Background: Women at risk of pre-eclampsia or gestational hypertension are sometimes advised to rest. Whether this, overall, does more good than harm is unclear.
Objectives: To assess the effects of rest or advice to reduce physical activity during pregnancy for preventing pre-eclampsia and its complications in women with normal blood pressure.
Search strategy: We searched the Cochrane Pregnancy and Childbirth Group Trials Register (December 2005), the Cochrane Central Register of Controlled Trials (The Cochrane Library, Issue 3, 2005), and EMBASE (2002 to August 2005).
Selection criteria: Studies were included if they were randomised trials evaluating the effects of rest or advise to reduce physical activity for preventing pre-eclampsia and its complications in women with normal blood pressure.
Data collection and analysis: Two review authors independently selected trials for inclusion and extracted data. Data were double checked for accuracy.
Main results: Two small trials (106 women) of uncertain quality were included. Both recruited women with a singleton pregnancy at moderate risk of pre-eclampsia from 28 to 32 weeks' gestation. There was a statistically significant reduction in the relative risk of pre-eclampsia with four to six hours rest per day (one trial, 32 women; relative risk (RR) 0.05, 95% confidence interval (CI) 0.00 to 0.83), but not of gestational hypertension (RR 0.25, 95% CI 0.03 to 2.00), compared to normal activity. Rest of 30 minutes per day plus nutritional supplementation was associated with a reduction in the risk of pre-eclampsia (one trial, 74 women; RR 0.13, 95% CI 0.03 to 0.51) and also of gestational hypertension (RR 0.15, 95% CI 0.04 to 0.63). The effect on caesarean section was unclear (RR 0.82, 95% CI 0.48 to 1.41). No other outcomes were reported.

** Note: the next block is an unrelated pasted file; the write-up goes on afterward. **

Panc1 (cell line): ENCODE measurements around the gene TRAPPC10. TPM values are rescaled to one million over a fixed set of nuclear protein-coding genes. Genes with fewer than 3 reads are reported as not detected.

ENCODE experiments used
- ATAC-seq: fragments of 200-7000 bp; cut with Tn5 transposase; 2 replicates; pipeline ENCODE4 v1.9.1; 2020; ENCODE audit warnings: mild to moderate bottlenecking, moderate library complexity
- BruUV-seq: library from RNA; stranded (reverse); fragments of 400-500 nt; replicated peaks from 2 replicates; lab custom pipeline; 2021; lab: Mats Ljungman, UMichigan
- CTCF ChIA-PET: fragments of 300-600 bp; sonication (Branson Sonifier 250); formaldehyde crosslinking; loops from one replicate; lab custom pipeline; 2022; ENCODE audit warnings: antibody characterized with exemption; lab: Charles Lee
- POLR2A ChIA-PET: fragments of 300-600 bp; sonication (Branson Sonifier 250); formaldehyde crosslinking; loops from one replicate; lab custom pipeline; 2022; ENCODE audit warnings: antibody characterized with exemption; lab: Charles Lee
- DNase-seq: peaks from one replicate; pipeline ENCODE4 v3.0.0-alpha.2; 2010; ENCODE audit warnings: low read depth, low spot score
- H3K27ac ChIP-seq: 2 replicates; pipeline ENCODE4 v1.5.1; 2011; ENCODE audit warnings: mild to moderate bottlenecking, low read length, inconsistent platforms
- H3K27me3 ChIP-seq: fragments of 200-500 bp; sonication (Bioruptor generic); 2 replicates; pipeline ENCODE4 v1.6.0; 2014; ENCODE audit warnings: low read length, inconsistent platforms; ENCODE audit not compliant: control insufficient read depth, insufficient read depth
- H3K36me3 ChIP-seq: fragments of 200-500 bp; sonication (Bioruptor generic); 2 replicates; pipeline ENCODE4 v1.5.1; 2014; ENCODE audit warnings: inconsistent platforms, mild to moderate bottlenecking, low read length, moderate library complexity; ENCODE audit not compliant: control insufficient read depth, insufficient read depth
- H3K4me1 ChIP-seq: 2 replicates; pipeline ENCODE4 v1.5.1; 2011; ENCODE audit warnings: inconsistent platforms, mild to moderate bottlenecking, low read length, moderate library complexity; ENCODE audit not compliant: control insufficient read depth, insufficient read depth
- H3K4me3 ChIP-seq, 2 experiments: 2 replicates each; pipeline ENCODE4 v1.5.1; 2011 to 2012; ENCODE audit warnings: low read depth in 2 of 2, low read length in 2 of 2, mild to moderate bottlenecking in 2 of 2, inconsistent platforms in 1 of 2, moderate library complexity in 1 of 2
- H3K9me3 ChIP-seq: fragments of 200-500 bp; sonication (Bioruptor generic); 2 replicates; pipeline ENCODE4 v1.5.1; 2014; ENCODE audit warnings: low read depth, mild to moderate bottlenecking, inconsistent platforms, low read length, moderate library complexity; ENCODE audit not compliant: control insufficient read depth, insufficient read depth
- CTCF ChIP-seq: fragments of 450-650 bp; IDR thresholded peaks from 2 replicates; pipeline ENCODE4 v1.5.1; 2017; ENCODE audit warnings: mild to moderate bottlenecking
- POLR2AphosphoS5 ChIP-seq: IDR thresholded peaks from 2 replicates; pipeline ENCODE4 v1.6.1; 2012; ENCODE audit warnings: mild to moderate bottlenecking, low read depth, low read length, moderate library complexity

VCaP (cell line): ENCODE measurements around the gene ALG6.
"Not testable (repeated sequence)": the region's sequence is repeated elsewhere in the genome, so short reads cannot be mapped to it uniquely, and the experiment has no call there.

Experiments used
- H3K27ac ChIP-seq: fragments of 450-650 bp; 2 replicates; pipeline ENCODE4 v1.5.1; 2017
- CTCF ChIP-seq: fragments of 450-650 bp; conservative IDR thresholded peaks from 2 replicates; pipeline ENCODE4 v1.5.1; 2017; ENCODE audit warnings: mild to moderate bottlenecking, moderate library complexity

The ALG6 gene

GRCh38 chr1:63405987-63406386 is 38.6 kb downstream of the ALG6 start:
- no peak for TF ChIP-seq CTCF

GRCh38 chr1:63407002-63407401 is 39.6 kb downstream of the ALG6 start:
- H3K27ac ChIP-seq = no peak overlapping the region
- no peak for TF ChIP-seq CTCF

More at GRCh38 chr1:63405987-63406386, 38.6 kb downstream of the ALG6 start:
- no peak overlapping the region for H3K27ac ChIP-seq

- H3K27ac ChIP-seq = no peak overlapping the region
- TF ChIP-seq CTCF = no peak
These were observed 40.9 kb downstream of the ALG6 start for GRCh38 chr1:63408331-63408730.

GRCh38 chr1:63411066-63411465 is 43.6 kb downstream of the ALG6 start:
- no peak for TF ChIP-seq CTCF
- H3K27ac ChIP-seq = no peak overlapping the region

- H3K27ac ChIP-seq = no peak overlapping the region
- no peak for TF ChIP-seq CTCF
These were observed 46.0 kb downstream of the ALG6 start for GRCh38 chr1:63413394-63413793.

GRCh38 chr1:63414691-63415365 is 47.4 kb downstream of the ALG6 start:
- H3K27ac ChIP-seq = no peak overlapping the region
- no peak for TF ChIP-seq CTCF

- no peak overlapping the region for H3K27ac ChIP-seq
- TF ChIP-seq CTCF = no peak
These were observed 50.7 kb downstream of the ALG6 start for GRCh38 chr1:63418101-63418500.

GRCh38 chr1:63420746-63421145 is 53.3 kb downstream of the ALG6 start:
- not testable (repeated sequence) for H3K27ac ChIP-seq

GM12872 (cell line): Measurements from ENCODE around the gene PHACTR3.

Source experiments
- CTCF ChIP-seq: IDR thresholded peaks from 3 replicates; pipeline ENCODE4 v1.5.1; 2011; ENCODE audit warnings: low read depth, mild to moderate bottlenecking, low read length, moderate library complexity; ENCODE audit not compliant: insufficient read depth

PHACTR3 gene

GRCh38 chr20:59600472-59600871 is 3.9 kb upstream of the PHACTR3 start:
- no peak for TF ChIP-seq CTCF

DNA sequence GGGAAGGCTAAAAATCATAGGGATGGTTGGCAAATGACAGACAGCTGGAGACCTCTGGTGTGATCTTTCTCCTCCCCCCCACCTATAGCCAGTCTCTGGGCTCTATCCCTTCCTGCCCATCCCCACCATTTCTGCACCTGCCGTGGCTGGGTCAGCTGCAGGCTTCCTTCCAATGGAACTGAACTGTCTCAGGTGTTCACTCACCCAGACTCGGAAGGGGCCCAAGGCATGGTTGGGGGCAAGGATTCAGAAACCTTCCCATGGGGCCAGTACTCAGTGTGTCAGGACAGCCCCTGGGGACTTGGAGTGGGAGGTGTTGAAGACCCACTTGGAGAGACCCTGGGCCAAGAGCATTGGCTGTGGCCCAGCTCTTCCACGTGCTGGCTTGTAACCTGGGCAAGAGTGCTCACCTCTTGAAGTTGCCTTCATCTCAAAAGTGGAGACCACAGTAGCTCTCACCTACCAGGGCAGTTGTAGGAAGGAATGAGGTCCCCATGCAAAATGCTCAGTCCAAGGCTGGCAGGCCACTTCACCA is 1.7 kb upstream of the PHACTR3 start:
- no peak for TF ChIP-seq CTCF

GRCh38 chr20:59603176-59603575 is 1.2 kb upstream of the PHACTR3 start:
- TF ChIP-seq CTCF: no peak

Authors' conclusions: Daily rest, with or without nutrient supplementation, may reduce the risk of pre-eclampsia for women with normal blood pressure, although the reported effect may reflect bias and/or random error rather than a true effect. There is no information about outcomes such as perinatal mortality and morbidity, maternal morbidity, women's views, adverse effects, and costs. Current evidence is insufficient to support recommending rest or reduced activity to women for preventing pre-eclampsia and its complications. Whether women rest during pregnancy should therefore be a matter of personal choice.